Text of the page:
Peracetic acid is a disinfectant produced by reacting hydrogen peroxide with acetic acid. It is broadly effective against microorganisms and is not deactivated by catalase and peroxidase, the enzymes that break down hydrogen peroxide. It also breaks down to food safe and environmentally friendly residues (acetic acid and hydrogen peroxide), and therefore can be used in non-rinse applications. It can be used over a wide temperature range (0-40°C), wide pH range (3.0-7.5), in clean-in-place (CIP) processes, in hard water conditions, and is not affected by protein residues.
Lactic acid is a registered disinfectant. Due to its natural and environmental profile, it has gained importance in the market.
Performic acid is the simplest and most powerful perorganic acid. Formed from the reaction of hydrogen peroxide and formic acid, it reacts more rapidly and powerfully than peracetic acid before breaking down to water and carbon dioxide. Performic acid is the ultimate environmentally friendly oxidising biocide for all disinfection applications.
Potassium permanganate (KMnO4) is a red crystalline powder that colours everything it touches, through a strong oxidising action. This includes staining “stainless” steel, which somehow limits its use and makes it necessary to use plastic or glass containers. It is used to disinfect aquariums and is also widely used widely in community swimming pools to disinfect ones feet before entering the pool. Typically, a large shallow basin of KMnO4/water solution is kept near the pool ladder. Participants are required to step in the basin and then go into the pool. Additionally, it is widely used to disinfect community water ponds and wells in tropical countries, as well as to disinfect the mouth before pulling out teeth. It can be applied to wounds in dilute solution.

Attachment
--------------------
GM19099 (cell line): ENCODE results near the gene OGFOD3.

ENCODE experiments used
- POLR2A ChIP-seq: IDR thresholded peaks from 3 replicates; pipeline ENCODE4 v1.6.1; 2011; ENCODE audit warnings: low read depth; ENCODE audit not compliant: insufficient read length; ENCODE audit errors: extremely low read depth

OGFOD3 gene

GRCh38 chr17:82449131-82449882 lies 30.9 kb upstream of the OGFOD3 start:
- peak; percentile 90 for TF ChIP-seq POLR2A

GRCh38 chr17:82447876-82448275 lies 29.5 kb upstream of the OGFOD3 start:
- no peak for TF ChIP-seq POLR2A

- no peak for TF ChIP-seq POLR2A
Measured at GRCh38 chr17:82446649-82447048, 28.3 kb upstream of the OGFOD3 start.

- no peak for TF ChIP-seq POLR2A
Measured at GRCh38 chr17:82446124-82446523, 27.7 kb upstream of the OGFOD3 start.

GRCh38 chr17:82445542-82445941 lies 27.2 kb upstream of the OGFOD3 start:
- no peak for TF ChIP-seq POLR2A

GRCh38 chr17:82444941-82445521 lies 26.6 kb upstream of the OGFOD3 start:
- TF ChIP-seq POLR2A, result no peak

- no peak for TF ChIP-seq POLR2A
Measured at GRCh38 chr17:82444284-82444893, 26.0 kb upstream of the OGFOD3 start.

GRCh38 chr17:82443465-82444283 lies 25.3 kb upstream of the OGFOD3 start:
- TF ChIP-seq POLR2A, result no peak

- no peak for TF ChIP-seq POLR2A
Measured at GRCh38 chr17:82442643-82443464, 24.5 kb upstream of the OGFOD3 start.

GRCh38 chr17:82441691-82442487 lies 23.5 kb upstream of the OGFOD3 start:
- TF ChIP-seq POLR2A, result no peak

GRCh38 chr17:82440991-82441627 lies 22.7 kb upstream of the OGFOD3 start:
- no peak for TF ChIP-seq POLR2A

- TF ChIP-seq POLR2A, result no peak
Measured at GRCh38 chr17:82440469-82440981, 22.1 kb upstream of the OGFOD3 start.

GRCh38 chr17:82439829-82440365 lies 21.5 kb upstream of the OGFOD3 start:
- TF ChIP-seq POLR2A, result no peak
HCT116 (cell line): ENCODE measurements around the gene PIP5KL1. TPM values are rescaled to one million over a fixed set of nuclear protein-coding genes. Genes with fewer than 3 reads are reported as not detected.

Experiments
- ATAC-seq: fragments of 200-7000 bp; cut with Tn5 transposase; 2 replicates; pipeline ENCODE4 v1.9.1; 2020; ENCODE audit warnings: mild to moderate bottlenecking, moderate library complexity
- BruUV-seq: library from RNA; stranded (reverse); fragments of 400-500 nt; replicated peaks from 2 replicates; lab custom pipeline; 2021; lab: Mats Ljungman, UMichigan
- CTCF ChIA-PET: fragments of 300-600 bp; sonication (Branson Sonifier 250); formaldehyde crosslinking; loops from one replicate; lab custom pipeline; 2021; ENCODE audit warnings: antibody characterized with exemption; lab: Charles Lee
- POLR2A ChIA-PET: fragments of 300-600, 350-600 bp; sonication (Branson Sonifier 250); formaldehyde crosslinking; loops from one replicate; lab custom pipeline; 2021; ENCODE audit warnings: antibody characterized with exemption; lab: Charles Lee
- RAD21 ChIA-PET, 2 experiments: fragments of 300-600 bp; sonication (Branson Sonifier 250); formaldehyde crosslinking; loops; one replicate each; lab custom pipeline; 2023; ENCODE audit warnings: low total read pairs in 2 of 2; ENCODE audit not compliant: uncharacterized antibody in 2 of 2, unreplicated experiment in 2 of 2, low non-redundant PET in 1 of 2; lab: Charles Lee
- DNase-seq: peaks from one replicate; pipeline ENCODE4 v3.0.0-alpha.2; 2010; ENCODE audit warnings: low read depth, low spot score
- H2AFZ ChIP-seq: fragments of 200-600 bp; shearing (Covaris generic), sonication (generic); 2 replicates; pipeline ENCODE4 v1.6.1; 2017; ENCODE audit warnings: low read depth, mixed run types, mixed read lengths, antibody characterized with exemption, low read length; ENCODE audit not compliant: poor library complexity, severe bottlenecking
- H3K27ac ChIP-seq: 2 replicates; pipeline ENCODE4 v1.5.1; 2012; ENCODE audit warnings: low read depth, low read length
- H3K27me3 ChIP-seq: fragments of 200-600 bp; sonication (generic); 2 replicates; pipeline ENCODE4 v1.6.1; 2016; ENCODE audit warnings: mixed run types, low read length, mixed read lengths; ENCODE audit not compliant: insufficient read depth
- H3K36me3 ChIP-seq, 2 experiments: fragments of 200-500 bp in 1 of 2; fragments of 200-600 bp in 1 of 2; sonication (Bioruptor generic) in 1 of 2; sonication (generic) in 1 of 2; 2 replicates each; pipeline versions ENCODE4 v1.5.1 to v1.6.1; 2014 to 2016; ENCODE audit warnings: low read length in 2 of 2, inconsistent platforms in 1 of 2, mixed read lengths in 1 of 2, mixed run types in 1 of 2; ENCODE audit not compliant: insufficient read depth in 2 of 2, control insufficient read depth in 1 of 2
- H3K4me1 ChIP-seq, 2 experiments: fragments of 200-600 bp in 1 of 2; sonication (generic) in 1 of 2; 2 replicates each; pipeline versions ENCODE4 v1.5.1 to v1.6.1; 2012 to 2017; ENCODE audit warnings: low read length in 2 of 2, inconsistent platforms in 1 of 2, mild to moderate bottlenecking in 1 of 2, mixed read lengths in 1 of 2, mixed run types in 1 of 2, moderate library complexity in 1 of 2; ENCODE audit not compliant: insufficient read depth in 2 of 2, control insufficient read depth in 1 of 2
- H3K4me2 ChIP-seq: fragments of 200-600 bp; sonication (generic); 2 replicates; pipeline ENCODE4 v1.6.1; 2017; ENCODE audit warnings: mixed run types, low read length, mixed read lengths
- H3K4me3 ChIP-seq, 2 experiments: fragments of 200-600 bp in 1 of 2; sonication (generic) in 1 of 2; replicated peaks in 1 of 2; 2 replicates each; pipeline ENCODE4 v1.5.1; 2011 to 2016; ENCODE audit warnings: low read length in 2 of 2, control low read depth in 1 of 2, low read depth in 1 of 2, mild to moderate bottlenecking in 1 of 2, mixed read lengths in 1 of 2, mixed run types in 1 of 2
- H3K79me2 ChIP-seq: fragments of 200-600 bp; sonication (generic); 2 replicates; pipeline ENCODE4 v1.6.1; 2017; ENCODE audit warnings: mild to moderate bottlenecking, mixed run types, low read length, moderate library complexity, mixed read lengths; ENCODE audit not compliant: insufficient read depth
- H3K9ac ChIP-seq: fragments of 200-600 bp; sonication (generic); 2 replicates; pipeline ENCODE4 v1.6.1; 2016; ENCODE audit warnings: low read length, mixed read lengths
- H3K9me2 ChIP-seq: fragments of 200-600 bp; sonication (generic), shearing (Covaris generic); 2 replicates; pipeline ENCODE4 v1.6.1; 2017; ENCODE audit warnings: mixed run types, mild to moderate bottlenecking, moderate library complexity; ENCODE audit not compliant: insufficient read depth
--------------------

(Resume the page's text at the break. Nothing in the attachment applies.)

Potassium peroxymonosulfate, the principal ingredient in Virkon, is a wide-spectrum disinfectant used in laboratories. Virkon kills bacteria, viruses, and fungi. It is used as a 1% solution in water, and keeps for one week once it is made up. It is expensive, but very effective; its pink colour fades as it is used up so it is possible to see at a glance if it is still fresh.
Phenolics
Phenolics are active ingredients in some household disinfectants. They are also found in some mouthwashes and in disinfectant soap and hand washes.